Kindergarten teacher is spiritual mother to many children

Categories: Around the Diocese,Synod,World Meeting of Families

dudgeon

Kindergarten teacher Paula Dudgeon poses for a photo in her classroom at Holy Redeemer Catholic School in Marshall, Minn. Despite not having a husband or biological children, she still considers herself a mother to many people — children and adults — with whom she interacts on a daily basis. Photo by Sam Patet

By Sam Patet
For The Visitor

Paula Dudgeon knows she made the right decision at age 29. After spending nine years with the Schoenstatt Sisters of Mary of Waukesha, Wis., she discerned that God wasn’t calling her to spend her life as a religious sister. Instead, she thought he wanted her to get married and have a family.

Things haven’t panned out the way she planned.

“When I left the community, I didn’t expect that 20 years later I would still be single,” she said. “But I have to believe it was part of God’s plan.”

Dudgeon, 51, is a kindergarten teacher at Holy Redeemer School in Marshall, Minn., a position she’s held for 18 years. She also teaches the Creighton Model FertilityCare System of natural family planning to married couples.

Dudgeon admits that her life is different from her married friends and family members: Every day she has to cook her own meals, she can’t ask her husband to do the laundry if she doesn’t feel like it, and her apartment is empty when she arrives home after a long day at work.

But at its core, her life is exactly the same as theirs.

“We all become part of God’s family at baptism,” she said. “We are children of God, and what greater joy can there be than that?”

Friends and family say Dudgeon’s life as a single woman is full of joy.

“She’s always in a joyful, upbeat mood,” said Nicole Dudgeon, 20, one of Paula’s nine nieces and nephews. “She’s always just been wonderful to all of us nieces and nephews.”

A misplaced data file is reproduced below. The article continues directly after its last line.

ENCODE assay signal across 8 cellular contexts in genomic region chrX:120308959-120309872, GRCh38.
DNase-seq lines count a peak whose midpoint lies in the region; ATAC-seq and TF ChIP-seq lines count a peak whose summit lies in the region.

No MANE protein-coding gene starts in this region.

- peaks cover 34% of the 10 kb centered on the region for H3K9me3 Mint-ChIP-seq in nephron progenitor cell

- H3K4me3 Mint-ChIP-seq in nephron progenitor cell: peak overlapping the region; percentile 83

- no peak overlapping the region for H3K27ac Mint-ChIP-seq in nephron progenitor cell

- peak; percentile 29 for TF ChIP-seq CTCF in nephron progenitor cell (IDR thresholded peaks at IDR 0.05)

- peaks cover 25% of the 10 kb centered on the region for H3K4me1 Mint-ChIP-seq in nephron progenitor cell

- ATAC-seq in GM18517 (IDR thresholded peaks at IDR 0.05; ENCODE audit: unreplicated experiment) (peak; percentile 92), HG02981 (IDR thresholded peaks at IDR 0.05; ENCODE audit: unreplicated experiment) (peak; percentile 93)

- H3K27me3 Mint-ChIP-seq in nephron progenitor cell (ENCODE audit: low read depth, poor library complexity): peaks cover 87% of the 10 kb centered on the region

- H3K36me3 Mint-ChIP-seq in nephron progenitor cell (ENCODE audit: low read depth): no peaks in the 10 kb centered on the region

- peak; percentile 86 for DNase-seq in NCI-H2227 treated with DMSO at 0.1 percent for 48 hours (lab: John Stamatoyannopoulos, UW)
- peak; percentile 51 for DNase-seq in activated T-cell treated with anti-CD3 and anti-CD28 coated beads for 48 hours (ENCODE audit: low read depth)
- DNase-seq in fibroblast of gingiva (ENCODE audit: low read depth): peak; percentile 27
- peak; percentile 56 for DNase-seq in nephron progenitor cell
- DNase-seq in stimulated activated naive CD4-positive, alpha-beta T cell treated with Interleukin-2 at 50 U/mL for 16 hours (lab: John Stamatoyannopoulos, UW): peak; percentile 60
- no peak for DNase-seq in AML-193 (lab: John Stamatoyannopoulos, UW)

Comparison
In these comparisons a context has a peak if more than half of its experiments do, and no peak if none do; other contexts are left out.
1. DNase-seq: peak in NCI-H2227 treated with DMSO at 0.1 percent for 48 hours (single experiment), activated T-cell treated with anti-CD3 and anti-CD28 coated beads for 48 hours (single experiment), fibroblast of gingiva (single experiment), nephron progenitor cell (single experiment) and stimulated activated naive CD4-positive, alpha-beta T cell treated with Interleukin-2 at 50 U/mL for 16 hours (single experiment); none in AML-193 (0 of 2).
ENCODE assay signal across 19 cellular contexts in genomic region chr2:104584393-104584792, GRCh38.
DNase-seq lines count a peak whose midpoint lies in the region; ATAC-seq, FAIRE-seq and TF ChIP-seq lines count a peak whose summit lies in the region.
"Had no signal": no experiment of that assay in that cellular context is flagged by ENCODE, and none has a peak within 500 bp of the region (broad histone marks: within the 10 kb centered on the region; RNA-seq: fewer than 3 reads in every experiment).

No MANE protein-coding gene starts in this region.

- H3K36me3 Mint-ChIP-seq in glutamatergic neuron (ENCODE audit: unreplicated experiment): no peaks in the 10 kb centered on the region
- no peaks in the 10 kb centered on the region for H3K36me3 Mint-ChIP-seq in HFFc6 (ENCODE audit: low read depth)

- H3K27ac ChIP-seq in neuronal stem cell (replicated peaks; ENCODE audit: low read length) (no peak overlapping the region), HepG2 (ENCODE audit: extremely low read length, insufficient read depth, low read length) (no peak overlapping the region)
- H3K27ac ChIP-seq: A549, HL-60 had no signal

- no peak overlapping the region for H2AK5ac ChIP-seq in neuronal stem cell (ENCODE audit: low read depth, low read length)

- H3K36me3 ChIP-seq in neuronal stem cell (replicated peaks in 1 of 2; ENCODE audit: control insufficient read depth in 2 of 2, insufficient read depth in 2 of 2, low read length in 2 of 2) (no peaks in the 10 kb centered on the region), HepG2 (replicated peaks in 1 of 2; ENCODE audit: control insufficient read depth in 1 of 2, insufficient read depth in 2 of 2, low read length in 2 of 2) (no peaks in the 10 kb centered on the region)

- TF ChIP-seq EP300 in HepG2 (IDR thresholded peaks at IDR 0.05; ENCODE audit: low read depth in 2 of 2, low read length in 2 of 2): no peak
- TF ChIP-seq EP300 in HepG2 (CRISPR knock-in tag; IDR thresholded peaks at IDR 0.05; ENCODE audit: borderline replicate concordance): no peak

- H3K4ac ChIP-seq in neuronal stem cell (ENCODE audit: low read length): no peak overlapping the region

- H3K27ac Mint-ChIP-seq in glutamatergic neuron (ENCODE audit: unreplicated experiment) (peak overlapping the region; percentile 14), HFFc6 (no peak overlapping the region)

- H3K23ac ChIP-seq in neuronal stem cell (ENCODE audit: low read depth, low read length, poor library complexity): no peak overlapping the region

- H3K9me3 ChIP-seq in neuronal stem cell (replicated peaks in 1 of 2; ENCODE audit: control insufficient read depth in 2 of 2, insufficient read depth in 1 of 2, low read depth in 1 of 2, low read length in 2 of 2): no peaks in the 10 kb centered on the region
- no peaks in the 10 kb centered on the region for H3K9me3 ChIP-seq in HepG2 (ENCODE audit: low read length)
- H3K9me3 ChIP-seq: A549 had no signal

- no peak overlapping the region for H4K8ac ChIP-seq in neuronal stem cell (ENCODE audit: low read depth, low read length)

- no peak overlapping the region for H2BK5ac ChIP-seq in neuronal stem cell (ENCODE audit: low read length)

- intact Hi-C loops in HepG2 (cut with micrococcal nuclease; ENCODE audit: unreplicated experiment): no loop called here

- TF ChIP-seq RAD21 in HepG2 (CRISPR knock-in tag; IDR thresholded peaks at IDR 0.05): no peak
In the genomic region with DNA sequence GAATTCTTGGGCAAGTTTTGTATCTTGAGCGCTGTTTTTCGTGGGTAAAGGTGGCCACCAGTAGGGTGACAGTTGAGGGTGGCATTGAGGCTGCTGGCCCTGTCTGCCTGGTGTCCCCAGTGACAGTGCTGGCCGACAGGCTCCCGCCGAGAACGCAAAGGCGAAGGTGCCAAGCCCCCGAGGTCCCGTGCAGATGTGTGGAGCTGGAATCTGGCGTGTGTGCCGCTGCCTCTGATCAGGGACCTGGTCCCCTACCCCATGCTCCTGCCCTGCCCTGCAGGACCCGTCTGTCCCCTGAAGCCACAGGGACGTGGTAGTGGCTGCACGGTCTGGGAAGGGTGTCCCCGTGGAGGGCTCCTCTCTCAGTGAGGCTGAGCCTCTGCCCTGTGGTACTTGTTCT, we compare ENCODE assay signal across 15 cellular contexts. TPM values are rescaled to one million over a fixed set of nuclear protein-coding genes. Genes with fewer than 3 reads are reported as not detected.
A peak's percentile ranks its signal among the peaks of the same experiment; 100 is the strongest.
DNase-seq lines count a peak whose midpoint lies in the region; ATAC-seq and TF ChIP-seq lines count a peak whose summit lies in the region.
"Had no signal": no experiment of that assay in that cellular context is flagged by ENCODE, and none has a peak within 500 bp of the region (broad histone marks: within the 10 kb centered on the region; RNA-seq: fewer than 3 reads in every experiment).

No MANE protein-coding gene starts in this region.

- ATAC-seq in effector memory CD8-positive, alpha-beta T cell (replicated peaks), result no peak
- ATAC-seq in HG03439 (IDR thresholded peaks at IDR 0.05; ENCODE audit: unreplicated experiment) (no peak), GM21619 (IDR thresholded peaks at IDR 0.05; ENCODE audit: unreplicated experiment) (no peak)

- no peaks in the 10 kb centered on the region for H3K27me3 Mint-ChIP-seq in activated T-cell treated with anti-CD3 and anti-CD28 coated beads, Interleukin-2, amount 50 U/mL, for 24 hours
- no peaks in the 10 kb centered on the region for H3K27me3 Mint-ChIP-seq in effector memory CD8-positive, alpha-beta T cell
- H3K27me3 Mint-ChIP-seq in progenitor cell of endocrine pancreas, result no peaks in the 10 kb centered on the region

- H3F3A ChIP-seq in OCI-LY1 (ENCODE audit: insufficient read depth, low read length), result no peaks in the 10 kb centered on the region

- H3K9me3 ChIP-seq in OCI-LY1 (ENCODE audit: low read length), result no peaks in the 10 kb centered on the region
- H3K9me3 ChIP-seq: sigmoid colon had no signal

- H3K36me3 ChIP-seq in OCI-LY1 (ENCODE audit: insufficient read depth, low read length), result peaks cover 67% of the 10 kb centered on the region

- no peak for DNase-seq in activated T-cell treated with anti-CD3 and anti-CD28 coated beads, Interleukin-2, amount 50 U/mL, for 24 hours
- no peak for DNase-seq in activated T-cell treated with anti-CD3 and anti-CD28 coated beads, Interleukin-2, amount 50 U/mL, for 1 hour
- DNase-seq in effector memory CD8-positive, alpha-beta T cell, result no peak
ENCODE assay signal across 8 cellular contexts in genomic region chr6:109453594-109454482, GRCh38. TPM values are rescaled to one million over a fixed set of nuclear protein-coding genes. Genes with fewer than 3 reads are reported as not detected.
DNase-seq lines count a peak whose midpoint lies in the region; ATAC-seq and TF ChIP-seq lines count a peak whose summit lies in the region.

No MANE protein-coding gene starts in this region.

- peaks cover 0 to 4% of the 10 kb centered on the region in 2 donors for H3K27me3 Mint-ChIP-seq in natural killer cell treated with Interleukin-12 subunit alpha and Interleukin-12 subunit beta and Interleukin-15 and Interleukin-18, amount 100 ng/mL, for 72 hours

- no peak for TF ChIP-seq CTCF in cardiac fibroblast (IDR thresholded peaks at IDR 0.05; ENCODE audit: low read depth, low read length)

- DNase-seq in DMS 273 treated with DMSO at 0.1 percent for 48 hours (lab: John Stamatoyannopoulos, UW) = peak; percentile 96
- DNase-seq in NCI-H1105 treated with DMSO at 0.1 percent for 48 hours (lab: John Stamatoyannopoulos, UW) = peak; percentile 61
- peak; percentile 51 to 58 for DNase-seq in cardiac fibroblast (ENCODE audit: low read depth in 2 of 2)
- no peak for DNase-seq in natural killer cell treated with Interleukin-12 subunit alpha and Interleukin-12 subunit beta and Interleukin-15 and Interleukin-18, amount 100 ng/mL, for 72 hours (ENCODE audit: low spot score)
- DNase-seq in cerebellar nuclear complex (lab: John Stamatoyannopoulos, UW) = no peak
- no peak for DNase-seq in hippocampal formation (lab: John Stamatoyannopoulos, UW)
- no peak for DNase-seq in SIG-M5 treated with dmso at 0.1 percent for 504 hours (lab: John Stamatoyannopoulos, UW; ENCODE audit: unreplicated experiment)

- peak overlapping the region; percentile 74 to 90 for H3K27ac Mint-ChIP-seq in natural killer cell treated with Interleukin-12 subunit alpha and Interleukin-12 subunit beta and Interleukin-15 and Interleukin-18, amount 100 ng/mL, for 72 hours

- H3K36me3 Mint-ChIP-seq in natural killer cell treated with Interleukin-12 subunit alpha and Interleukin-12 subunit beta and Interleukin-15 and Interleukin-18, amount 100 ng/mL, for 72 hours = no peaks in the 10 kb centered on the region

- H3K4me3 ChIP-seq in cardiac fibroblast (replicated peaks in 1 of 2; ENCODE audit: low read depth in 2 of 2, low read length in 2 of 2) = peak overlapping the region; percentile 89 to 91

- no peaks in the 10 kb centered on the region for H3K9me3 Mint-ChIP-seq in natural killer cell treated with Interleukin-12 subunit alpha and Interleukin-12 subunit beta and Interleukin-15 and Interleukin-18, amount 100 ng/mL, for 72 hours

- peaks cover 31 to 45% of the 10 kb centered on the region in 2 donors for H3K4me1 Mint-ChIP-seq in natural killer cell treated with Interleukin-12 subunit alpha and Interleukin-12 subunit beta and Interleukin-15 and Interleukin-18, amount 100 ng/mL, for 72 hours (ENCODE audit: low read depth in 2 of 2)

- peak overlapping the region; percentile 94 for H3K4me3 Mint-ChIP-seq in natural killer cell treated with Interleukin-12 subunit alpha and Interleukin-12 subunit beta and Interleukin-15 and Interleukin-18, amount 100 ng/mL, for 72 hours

“She never runs out,” said Connie Lanoue, Paula’s youngest sister. “I see her in a classroom of 25 kids, and she just never runs out.”

Although she does not have children, Dudgeon sees herself as a mother.

“A mother is recognized by her ability to give herself,” she said, quoting St. John Paul II. “Having an individual who cares about someone — whether it’s listening to their woes or whether it’s being their friend in a difficult time or whether it’s helping an elderly person with some of their needs — I think those are important parts of mothering … and they come from a gift of self.”

And Dudgeon does just that in a variety of ways, from helping a 5-year-old student tie his shoe to babysitting a niece or nephew when daycare isn’t available.

“For everyone that she comes into contact with … it’s instinctive for her to want to guide and help,” Lanoue said. “It’s just who she is to be in that role, whether it’s as a sister or as an aunt or as a teacher.”

The giving of one’s self to others is something God asks of everyone, whether they’re single, married, a priest or consecrated religious person, Dudgeon said.

“According to my state in life, I am able to give myself to [God], whether it’s in a marriage in an intimate, physical relationship, whether it’s as a priest through the vows … or whether it’s me, out there waiting around,” said Dudgeon, who acknowledges she is still open to the possibility of marriage.

The different vocations complement one another, he said. When she encounters a couple that’s been married for 50 years, she’s inspired to live out her vocation with continued devotion.

And when a couple she’s teaching is wondering whether they can remain abstinent while using NFP, all they have to do is look at her life for an answer.

“I think that creates a common bond there, that creates a similarity in the choices that we’re asked to make and in our self-giving,” Dudgeon said.